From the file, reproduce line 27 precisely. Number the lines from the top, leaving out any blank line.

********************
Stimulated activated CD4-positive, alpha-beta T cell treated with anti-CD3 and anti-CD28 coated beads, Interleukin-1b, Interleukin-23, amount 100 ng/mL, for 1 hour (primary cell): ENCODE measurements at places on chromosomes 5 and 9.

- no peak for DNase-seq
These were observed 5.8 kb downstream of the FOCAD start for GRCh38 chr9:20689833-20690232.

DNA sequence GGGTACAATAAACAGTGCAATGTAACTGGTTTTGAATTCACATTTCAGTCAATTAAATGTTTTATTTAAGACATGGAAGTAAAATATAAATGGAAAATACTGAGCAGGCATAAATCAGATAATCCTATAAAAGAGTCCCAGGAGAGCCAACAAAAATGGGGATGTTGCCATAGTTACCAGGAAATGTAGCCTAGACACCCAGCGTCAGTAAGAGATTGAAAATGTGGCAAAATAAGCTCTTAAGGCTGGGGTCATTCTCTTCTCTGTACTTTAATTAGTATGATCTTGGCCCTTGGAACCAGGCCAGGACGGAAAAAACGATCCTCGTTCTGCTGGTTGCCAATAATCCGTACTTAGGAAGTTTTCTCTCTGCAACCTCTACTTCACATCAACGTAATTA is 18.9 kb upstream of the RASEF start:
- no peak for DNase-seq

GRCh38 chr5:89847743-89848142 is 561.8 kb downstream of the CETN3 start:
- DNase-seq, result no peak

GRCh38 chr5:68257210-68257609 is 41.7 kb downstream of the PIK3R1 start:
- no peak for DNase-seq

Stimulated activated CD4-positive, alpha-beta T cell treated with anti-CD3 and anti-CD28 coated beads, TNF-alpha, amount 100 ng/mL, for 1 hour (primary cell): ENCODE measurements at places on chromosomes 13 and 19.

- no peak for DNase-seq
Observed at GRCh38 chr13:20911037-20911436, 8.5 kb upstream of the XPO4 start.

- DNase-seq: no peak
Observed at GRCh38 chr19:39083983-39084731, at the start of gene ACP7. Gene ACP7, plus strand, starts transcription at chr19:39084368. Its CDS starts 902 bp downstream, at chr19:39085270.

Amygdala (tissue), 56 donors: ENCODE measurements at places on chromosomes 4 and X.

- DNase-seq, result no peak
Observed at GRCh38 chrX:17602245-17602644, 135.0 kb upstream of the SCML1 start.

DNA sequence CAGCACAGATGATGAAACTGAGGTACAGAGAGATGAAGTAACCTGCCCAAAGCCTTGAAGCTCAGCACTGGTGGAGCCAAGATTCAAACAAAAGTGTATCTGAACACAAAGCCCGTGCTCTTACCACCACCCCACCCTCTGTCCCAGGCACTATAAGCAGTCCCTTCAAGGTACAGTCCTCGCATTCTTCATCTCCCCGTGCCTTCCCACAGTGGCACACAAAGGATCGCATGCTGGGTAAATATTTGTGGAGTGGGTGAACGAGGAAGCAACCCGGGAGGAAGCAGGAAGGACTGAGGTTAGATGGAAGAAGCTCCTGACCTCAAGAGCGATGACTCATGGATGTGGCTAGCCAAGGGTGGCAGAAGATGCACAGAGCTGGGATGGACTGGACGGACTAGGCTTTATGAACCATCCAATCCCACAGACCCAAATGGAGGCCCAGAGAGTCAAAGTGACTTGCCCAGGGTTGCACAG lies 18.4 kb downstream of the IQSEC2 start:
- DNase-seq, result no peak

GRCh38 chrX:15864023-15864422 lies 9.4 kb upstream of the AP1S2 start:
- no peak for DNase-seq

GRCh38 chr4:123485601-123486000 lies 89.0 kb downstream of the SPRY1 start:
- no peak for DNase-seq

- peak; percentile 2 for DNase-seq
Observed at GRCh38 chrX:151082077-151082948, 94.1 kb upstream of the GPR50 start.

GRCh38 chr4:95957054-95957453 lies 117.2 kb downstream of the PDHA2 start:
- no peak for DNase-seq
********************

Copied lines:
- no peak for DNase-seq